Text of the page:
And if everyone’s doing just what they’re supposed to, we’ll get such good, clean numbers, and isn’t that worth a few thousand more dollars?

I was talking with a friend recently, a teacher at an urban school on the East Coast. He had been called to task by his principal for splitting his kids into groups to offer differentiated math instruction based on students’ needs. “But,” the principal said, “did the pacing guide say to differentiate? You need to trust the system.”

I understand the desire to find out if a curriculum “works.” But I don’t trust anyone who can say “trust the system” without vomiting. Not when the system is so much worse than anything teachers would put together.

Last year, my old district implemented Reading Plus, an online reading program that forces students to read at a pace determined by their scores. The trainers promised, literally promised us, that there wasn’t a single reading selection anywhere in the program that could be considered offensive to anyone. God knows I never learned anything from a book that made me feel uncomfortable!

Oh, and students were supposed to use this program — forced-paced reading of benign material followed by multiple-choice questions and more forced-pace reading — for 90 minutes a week. We heard a lot about fidelity when the program did almost nothing for students (and, I believe quite strongly, did far worse than encouraging independent reading of high-interest books for 90 minutes a week would have done).

At the end of that year, I was handed copies of next year’s great adventure in fidelity. I’m not in that district any longer, but the whole district was all switching over to SpringBoard, another curriculum, in language arts classes. On came the emails about implementing with fidelity and getting everyone on the same page. We were promised flexibility, you know, so long as we also stuck to the pacing guide of the workbook.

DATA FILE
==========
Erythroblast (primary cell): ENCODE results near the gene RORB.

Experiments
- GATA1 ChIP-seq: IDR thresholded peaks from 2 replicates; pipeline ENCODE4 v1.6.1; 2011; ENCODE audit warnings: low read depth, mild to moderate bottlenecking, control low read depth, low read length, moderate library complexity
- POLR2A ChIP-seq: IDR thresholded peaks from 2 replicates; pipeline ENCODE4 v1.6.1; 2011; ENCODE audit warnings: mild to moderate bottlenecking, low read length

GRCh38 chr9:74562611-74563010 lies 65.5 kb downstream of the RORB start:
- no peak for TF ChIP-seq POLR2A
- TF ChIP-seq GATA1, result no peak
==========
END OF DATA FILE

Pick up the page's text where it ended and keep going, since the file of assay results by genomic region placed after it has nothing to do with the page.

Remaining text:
I gave it a look, I did, because only idiots turn down potential tools. But man, it seemed custom-built to keep thinking — especially any creative, critical thought from either students or teachers — to a bare minimum.

I just got an email from two students from last year. They said hi, told me they missed creative writing class, and said they hated SpringBoard, the “evil twin of Reading Plus.”

That district ran out of money and had to cut teachers (including me) at the end of the year. But if they hadn’t, I don’t think I would have lasted long if forced to teach from a pacing guide. I’m a good teacher. Good teachers love to be challenged and supported. They take feedback well, but man do we hate mandates for stuff we know isn’t best for the kids in our room.

Because, from inside a classroom full of dynamic, chaotic brilliance;

from a classroom where that kid just shared that thing that broke all of our hearts;

from a classroom where that other kid figured out that idea they’ve been working on for weeks;

from that classroom where that other kid, who doesn’t know enough of the language, hides how hard he works to keep up and still misses things;

and from that classroom where one kid isn’t sure if they trust you yet, and that other kid trusts you too much, too easily, because their bar had been set too low after years of teachers that didn’t care enough;

from inside that classroom, it’s impossible to trust that anyone else has a better idea than I do about what my students need to do for our next 50 minutes.

Tom Rademacher is a teacher living in Minneapolis who was named Minnesota’s Teacher of the Year in 2014. His book, “It Won’t Be Easy: An Exceedingly Honest (and Slightly Unprofessional) Love Letter to Teaching,” was published in April. He can be found on Twitter @mrtomrad and writes on misterrad.tumblr.com, where this post first appeared.